“Tell me, what is it you plan to do with your one wild and precious life?”
–Mary Oliver

The above comes from the poem “The Summer Day,” which I read at The Library of Congress’ site Poetry 180: a poem a day for American high schools. Sometimes I really do love the world.

unknown

unknown girl and her dog

My grandma is a historian. She collects the past in the forms of photos and china dolls and stories. She’s written three books about her ancestors. People give her artifacts. They know she’ll keep them safe. They rely on her inability to throw away anything old.

I plucked the above photo from a pile of unmarked photos my grandma was offering up. A miscellaneous pile. Unmarked and untraceable. She doesn’t know who this girl is. I don’t either, obviously, but I think about her often. How she lived an entire life that has been forgotten with time. Not because the world is cruel necessarily, but because it’s persistent. Because if you don’t write them down, your stories don’t exist. This is why I write. The stories in my brain, the stories in my life: I want them to persist in the persistence.

my christmas loot

rejection

Rejection slips crowded my inbox this December. You know, the ones that read something like:

Dear Submitter,

Thank you for the opportunity to read your work. Unfortunately, it does not meet the needs of our magazine at this time.

And you’re ugly.

Regards,

The Lit Mag of Your Dreams

Probably editorial teams were anxious to clear away their work before the holidays and logically I understand that. It’s just that getting two or three rejections a day was slightly dampening my Christmas spirit. Still, if you’re not getting rejected, you’re not working. Isn’t that how the saying goes? I read about a poet who actually made a goal to get 100 rejections in 2012. That way, she could feel like she was winning even when she was losing. But she failed: only 95 rejections in 2012. Which is actually a win, I guess.

Anyway, here’s to the coming wins of 2013!

2012 favorites

I’ve been making lists of the books I read since I started reading books. It’s a bit of an obsession. Like a photo album, I like to peruse what I’ve read years past and reminisce. Also, it gives me an inflated sense of accomplishment. So what if I did nothing truly noteworthy last year?? Look at all these books I read! Thanks to GoodReads—that beautiful encourager of book-list junkies—I realized a few days ago that I’d read 32 books in 2012. And that if I hustled, I could make it 33 by the new year. I just so happened to turn 33 a few weeks ago and so obviously took this as a sign. 33 books the year I turned 33 is a great omen going into 2013, wouldn’t you say?

I’m happy to report that I met my goal around 8pm (then proceeded to raise a teacup of Martinelli’s in an early toast to the new year with my kids, directly followed by a dream-light techno dance party in our living room. Yeah. That’s how we do it around here). Here’s the best of my 2012 reading. Ten books I most adored.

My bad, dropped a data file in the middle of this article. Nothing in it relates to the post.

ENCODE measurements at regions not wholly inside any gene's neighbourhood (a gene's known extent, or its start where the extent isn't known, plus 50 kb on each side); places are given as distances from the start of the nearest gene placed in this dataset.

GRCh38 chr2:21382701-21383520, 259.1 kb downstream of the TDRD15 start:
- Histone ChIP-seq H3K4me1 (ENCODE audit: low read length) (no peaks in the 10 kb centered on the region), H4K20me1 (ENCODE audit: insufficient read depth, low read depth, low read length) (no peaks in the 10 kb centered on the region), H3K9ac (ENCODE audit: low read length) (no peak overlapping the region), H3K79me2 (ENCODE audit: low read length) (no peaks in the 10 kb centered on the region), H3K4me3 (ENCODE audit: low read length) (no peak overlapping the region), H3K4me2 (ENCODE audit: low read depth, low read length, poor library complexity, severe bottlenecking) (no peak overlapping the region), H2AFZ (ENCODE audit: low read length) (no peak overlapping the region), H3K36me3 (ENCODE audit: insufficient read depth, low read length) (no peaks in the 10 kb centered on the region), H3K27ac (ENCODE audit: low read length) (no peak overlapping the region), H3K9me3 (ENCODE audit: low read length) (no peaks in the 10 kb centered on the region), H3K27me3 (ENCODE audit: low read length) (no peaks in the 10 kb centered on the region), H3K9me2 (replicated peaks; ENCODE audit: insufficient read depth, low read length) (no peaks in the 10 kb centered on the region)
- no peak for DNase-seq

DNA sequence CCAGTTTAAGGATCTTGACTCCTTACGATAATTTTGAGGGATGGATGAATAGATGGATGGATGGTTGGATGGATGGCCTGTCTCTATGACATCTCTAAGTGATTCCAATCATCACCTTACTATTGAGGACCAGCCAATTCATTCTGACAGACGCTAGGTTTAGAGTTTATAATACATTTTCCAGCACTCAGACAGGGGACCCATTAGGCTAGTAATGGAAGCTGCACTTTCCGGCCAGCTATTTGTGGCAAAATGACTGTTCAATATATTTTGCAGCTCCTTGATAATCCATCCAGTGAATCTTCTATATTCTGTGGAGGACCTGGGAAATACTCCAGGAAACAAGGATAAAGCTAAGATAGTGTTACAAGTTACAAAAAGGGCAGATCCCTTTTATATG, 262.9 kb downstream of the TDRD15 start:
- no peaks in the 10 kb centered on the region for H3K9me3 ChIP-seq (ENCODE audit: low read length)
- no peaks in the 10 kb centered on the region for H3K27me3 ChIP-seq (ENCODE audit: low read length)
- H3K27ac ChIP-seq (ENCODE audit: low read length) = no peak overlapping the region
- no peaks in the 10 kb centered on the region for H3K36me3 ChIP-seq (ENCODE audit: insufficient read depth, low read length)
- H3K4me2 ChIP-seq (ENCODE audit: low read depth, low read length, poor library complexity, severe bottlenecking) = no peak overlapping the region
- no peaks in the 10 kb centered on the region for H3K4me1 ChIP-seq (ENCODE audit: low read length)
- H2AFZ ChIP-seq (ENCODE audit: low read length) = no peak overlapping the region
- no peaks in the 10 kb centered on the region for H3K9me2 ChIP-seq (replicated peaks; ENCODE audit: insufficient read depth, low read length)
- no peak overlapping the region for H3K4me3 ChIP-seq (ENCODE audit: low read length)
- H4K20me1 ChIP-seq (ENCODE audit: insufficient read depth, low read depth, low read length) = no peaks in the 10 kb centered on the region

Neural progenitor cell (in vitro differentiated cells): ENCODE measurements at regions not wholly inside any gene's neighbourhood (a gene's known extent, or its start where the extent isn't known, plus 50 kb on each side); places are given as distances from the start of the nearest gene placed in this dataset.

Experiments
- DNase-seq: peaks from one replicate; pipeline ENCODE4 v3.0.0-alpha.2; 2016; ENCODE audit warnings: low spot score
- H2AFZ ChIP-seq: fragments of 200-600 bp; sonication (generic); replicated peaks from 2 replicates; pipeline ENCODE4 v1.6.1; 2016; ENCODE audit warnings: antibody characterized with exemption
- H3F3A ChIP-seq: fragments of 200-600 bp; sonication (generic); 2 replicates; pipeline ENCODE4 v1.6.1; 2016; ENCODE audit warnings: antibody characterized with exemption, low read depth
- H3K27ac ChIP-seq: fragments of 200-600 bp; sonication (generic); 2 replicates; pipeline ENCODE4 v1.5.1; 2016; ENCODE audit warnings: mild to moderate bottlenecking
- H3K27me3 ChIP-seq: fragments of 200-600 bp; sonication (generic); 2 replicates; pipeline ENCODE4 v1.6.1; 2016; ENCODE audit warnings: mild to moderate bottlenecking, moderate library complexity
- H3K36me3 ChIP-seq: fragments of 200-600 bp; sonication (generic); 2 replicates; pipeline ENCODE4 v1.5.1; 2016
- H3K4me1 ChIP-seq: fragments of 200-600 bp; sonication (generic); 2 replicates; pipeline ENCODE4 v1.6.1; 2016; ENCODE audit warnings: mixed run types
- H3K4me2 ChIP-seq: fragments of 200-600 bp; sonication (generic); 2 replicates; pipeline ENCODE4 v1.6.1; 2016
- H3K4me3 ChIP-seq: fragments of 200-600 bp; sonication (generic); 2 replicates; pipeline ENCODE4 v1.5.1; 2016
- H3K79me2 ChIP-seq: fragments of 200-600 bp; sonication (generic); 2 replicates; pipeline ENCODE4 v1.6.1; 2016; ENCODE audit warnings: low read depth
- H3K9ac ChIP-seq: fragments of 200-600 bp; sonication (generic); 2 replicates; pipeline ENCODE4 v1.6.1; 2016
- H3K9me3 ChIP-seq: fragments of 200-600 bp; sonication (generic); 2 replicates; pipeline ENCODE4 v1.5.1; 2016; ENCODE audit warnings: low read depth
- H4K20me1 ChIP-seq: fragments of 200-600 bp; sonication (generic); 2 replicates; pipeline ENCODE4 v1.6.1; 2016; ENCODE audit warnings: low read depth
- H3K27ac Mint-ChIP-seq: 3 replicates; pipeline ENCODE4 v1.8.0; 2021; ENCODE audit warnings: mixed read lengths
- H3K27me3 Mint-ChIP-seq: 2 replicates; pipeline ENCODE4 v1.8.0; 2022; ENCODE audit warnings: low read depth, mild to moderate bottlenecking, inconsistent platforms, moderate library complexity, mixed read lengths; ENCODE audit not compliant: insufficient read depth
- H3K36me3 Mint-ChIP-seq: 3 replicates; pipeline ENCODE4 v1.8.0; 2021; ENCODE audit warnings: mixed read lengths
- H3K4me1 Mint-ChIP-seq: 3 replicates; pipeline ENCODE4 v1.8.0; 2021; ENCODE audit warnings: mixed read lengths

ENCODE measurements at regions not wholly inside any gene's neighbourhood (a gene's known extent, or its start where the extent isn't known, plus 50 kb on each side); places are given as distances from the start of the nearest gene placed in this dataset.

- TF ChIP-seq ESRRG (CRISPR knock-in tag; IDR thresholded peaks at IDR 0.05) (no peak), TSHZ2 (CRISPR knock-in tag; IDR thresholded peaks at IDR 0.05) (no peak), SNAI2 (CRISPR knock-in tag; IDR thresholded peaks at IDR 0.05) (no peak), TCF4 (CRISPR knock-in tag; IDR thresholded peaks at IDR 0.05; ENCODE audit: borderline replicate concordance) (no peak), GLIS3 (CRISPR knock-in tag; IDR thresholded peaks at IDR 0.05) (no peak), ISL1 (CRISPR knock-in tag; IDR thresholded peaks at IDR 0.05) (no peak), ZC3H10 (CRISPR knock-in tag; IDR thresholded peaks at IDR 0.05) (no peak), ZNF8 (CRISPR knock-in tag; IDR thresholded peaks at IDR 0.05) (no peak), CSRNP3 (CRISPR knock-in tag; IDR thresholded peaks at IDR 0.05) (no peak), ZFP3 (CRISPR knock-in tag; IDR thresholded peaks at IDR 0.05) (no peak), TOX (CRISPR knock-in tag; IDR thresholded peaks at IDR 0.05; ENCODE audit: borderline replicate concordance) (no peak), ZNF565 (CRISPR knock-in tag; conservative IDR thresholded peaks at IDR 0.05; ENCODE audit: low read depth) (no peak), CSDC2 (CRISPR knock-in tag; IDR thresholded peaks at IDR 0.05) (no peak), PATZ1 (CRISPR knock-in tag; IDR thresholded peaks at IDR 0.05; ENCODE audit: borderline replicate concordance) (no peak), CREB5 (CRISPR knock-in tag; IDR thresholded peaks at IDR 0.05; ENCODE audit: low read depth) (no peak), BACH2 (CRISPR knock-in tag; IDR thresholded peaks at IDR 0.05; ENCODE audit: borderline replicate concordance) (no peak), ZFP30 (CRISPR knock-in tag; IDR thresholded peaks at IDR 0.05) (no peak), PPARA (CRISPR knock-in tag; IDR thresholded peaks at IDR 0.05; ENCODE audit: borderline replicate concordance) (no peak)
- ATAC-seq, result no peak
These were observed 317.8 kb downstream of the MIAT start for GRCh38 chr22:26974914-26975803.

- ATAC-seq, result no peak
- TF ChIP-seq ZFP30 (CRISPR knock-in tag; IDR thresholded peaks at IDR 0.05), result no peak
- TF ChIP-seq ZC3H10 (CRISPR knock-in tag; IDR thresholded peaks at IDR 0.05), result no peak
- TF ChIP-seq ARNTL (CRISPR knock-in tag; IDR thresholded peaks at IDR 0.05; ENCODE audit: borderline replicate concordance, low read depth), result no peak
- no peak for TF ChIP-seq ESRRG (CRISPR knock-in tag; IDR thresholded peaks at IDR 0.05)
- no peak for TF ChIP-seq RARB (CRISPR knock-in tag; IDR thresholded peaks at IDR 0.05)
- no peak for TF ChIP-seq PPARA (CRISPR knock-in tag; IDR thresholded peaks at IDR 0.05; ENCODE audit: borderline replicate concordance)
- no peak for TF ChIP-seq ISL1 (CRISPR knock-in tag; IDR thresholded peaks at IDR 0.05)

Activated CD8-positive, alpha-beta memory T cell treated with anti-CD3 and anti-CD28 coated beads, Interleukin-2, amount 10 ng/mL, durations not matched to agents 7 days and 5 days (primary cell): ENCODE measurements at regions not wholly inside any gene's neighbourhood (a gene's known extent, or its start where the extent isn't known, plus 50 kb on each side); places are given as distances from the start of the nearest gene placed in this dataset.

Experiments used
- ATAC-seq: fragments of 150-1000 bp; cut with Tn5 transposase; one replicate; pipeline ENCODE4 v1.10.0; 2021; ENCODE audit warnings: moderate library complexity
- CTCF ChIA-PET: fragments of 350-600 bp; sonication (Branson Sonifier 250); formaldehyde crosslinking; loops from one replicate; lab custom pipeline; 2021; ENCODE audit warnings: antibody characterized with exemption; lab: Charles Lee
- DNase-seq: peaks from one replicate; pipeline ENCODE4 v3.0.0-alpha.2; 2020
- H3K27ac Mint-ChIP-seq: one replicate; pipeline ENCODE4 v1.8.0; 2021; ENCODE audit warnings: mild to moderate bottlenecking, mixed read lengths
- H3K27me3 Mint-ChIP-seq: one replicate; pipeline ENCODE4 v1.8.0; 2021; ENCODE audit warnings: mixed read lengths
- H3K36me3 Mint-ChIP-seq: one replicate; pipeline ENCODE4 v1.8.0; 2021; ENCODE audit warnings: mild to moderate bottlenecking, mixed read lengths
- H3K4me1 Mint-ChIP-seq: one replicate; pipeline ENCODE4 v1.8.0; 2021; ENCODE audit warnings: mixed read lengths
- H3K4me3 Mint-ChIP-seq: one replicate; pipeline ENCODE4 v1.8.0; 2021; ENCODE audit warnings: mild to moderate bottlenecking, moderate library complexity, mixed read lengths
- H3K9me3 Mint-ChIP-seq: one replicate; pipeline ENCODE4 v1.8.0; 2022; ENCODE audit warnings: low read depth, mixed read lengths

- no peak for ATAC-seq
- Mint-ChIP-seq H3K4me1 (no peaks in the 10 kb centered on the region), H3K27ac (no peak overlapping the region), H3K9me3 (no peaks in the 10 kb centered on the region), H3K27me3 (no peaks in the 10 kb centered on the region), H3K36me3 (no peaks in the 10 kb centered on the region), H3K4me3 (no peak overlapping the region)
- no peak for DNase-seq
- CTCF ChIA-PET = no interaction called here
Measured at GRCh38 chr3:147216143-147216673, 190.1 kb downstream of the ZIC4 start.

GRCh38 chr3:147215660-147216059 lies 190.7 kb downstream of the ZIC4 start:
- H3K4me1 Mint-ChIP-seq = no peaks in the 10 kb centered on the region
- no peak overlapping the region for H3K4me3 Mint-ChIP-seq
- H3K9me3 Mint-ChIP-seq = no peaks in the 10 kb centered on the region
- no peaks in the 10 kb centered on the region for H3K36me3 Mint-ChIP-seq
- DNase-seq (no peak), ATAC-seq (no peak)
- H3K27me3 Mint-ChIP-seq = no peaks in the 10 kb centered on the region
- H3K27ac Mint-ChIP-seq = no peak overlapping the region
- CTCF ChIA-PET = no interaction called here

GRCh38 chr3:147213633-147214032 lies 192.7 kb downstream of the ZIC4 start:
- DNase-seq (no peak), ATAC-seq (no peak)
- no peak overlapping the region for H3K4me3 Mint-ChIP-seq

1. A Visit from the Goon Squad by Jennifer Egan. You can read a more thorough description of this book’s new standard-setting awesomeness here. Let me just say that reading this will probably ruin most other contemporary books for you. Because they just won’t compare.

2. Mrs. Dalloway by Virginia Woolf. You know how people are always throwing around the word “genius” in their descriptions of artists? Well, I’m not one of those people. That said, Woolf is a true and unabashed genius and I count the reading of this book as a life experience.

3. When Everything Changed: The Amazing Journey of American Women from 1960 to Present by Gail Collins. The prose here reads more like a novel than a history text. If you’re looking for a sweeping view of modern feminist history (which I felt like I’d been looking for for a decade or so), look no further.

4. God Went to Beauty School by Cynthia Rylant.  God set down in the world of couch-buying, dog-walking and beauty school attendance. Okay. So these are poems intended for YA. But each is witty and lovely and surprising and perfect.

5. Revolutionary Road by Richard Yates. A must-read soul crusher, folks. Talk about unsung authors. Yates is at the top of that list for me. Also, if you possibly can, you must also read his short story Oh, Joseph, I’m So Tired. Because it’s brilliant.

6. Nothing to Envy: Ordinary Lives in North Korea by Barbara Demick. Another heart breaker. Well-researched, compassionate journalism. I’ve got a serious soft spot for the plight of defected North Koreans. 

7. The Road by Cormac McCarthy. I’m a painfully slow reader. But I read this book in a day. Beautiful prose. Hideous (but compelling!) subject matter. It’s the end of the world, after all. McCarthy has hit some kind of authorial nirvana. Both writing and story here soar in unconscious perfection.

8. The Bell Jar by Sylvia Plath. This would have been so life-saving to have read in my twenties. C’est la vie. I’ll just have to pass it on to my own daughters at the appropriately poignant moment in their lives.

9. The Poisonwood Bible by Barbara Kingsolver. We are all loathe to admit it, but Oprah got a few things right.

10. Hateship, Friendship, Courtship, Loveship, Marriage: Stories by Alice Munro. Last but not least; this book is not an afterthought. It’s more of a given. It’s the Munro book I happened to have read this year. And any book by Munro is bound to blow one’s mind.

Cheers to good books! What were your favorites of 2012?

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